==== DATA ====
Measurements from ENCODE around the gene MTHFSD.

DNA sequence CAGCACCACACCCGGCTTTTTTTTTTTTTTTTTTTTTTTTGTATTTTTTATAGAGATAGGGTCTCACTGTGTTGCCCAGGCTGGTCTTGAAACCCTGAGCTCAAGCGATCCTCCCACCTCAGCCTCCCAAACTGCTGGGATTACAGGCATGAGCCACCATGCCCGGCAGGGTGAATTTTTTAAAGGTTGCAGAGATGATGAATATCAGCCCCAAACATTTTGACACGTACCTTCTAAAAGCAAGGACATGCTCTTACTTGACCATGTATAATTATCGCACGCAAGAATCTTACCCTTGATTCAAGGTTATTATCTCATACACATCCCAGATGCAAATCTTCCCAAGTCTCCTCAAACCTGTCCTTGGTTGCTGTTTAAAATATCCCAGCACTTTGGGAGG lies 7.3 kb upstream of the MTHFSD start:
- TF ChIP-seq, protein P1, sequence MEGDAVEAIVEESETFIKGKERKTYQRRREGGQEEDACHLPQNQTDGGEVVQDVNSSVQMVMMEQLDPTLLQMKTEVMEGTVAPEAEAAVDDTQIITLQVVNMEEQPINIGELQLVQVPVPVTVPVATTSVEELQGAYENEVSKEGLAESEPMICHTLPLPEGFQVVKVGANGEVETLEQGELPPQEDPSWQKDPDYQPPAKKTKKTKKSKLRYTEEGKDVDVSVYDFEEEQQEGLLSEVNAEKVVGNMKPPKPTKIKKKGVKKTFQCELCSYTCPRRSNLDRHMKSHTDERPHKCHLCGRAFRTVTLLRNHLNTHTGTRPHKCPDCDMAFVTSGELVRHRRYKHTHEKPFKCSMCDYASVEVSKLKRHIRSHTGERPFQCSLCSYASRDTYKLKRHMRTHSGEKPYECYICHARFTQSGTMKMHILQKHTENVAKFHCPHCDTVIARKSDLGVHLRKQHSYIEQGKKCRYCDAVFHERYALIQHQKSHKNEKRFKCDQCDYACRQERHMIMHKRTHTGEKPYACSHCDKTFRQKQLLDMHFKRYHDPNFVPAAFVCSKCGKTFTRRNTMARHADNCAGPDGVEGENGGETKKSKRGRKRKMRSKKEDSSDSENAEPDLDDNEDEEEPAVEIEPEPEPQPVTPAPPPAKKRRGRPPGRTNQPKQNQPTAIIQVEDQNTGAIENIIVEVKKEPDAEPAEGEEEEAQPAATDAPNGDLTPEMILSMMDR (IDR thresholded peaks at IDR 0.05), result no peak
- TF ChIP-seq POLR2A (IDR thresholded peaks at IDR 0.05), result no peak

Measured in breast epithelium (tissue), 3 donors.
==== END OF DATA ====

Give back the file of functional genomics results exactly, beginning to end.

Measurements from ENCODE around the gene MTHFSD.

DNA sequence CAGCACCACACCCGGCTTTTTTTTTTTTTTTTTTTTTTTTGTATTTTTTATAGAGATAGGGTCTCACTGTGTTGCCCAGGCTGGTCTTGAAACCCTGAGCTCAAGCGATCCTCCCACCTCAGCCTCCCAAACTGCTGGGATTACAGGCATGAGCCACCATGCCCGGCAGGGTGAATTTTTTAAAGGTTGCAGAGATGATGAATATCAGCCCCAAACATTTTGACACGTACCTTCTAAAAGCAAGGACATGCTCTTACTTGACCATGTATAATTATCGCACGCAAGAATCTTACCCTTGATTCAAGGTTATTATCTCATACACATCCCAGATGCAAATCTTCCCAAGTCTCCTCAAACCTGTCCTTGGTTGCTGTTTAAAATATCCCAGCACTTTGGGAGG lies 7.3 kb upstream of the MTHFSD start:
- TF ChIP-seq, protein P1, sequence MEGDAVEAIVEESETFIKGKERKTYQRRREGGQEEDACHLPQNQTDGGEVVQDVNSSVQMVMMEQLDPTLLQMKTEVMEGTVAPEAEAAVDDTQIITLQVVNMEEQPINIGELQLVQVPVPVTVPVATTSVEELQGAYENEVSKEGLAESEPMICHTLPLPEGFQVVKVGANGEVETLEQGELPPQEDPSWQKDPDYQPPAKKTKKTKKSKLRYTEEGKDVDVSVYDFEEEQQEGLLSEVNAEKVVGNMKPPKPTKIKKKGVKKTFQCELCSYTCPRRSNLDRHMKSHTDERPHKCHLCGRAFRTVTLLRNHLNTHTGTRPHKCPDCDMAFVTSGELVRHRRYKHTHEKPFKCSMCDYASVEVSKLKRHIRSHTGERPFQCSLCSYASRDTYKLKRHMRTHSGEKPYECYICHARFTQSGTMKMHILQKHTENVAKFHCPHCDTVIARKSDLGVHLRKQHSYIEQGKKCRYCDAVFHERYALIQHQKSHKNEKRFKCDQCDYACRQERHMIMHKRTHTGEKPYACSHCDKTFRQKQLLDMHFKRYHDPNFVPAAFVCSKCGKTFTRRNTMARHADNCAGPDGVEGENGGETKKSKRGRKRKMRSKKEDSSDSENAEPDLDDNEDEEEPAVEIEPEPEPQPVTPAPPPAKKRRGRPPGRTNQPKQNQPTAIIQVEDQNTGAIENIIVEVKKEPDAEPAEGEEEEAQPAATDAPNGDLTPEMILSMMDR (IDR thresholded peaks at IDR 0.05), result no peak
- TF ChIP-seq POLR2A (IDR thresholded peaks at IDR 0.05), result no peak

Measured in breast epithelium (tissue), 3 donors.